Bats, mice and Darwin’s tomatoes: Gene regulation works

| 9 Comments

On Quintessence of Dust Steve Matheson, a biologist at Calvin College, has back to back posts on the role of gene regulation in the development of ‘novel’ structures. The first, How the bat got its wing, describes the work of Chris Cretekos and colleagues on the regulation of Prx1, a gene influencing bone morphogenetic proteins which are involved in limb elongation. The protein coding regions of Prx1 in bats and mice are virtually identical, but in nearby regions thought to contain elements regulating the local expression of Prx1 there are some substantial sequence differences. Replacing the mouse Prx1 forelimb regulatory region with the bat Prx1 regulatory region resulted in mice with significantly elongated forelimbs. Read Matheson’s post for the rest of the story.

In Finches, bah! What about Darwin’s tomatoes? Matheson describes new genetic research on an old friend, the tomato specimens that Darwin brought back from the Galapagos. Didn’t know Darwin brought tomatoes back from the Galapagos? Again, see Matheson’s post for

… an example of a change in a regulatory region of the DNA, the kind of change that evo-devo theorists have predicted to be fairly common in the evolution of new forms.

9 Comments

The increase in limb length isn’t startling, but obviously the complete development of the bat wing is going to require more than just the constitutive expresssion of one transcription factor.

The whole concept of the experiment though is brilliant, inevitable, and presaged by science fiction. Evo-devo needs transgenics, and it won’t be limited to mice. David Brin should take out a patent ASAP on chimpanzee CNS work. It will happen.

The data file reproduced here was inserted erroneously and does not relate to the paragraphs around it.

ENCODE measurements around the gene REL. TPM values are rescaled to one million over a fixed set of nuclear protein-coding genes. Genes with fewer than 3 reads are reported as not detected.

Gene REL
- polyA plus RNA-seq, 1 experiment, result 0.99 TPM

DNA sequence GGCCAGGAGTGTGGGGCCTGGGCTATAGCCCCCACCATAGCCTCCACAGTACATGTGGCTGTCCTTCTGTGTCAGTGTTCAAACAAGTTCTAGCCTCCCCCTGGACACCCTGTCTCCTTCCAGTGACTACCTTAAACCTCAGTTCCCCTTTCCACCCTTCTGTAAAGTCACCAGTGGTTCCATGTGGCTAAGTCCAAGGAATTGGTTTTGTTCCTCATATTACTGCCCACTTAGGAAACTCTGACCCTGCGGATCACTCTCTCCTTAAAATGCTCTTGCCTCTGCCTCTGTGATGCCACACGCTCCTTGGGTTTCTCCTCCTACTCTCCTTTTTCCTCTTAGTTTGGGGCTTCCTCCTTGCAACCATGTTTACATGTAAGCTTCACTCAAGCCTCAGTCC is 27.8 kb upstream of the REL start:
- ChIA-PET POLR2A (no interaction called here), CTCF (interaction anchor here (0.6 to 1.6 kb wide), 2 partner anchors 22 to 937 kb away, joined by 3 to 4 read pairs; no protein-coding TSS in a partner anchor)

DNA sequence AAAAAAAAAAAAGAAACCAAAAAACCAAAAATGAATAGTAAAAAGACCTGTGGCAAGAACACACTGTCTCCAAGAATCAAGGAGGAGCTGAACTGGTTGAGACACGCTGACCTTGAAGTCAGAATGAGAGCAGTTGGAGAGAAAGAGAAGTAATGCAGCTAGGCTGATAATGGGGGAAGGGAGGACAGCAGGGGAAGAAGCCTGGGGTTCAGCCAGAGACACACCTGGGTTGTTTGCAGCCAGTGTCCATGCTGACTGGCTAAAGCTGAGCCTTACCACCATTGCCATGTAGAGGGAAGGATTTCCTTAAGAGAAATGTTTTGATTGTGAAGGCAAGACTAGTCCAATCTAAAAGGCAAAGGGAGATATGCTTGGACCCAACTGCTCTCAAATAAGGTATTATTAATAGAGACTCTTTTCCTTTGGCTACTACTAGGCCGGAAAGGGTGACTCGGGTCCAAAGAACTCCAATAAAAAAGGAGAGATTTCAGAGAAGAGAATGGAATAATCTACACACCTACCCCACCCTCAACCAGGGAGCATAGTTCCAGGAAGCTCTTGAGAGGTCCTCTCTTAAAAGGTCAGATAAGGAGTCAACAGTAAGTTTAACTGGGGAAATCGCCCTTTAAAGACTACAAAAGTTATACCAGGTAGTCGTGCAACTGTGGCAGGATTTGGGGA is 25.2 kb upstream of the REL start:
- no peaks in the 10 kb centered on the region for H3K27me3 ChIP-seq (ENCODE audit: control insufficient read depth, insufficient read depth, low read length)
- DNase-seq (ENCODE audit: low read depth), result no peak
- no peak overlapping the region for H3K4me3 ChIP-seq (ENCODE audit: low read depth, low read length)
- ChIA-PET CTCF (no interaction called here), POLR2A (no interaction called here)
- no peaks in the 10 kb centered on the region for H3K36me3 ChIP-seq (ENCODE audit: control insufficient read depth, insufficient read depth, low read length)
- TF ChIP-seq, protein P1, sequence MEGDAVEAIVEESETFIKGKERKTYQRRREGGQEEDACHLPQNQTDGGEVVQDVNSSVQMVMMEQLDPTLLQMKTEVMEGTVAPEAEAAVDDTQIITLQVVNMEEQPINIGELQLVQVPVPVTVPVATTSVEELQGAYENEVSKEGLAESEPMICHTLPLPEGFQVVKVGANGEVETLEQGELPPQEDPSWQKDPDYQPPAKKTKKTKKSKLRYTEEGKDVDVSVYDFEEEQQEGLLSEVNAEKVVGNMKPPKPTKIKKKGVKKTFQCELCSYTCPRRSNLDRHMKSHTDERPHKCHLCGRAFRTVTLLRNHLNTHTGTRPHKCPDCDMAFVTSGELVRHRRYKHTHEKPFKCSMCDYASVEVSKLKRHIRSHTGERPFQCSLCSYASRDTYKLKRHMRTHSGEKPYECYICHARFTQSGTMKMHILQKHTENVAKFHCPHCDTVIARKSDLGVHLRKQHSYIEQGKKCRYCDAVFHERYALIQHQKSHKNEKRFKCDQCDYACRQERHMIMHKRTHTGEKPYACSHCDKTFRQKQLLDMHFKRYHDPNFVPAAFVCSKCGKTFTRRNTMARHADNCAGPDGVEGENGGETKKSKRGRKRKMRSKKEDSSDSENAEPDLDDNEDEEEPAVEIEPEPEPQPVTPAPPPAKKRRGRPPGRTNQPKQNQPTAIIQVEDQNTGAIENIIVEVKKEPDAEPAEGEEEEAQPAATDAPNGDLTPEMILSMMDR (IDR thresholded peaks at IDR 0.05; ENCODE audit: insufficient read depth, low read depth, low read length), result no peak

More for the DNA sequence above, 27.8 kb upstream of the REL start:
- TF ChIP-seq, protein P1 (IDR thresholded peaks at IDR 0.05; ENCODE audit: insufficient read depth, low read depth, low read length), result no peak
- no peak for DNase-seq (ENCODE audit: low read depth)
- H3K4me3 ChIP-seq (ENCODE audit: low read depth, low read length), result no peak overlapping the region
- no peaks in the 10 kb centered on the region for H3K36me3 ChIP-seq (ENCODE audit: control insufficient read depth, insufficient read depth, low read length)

I would just like to point out that chimps are people too. I mean, if there is any validity to an atheistic world view, then distinguishing between chimps and people from a moral standpoint is (almost) entirely arbitrary, so CNS work on chimps is (almost) morally equivalent to non-consenting medical experiment on people.

Go ahead and delete my initial comment as well. If debating whether non-biologically human entities can be legal or moral human (ish) should be on the bathroom wall, then certainly my original post should be removed as well. (Though admittedly, I fail to see why this deserves to be on TBW but the incessant creationist debate isn’t moved there. Seriosly, this could have been so much more interesting then anything Phildebrant Heywood has ever said.)

*shrug* ok.

*shrug* ok.

Larry Boy said:

I would just like to point out that chimps are people too. I mean, if there is any validity to an atheistic world view, then distinguishing between chimps and people from a moral standpoint is (almost) entirely arbitrary, so CNS work on chimps is (almost) morally equivalent to non-consenting medical experiment on people.

Until this comment is moved to the bathroom wall I would instruct people to ignore it. It is somewhat misleading and responses to it have already been moved to the bathroom wall.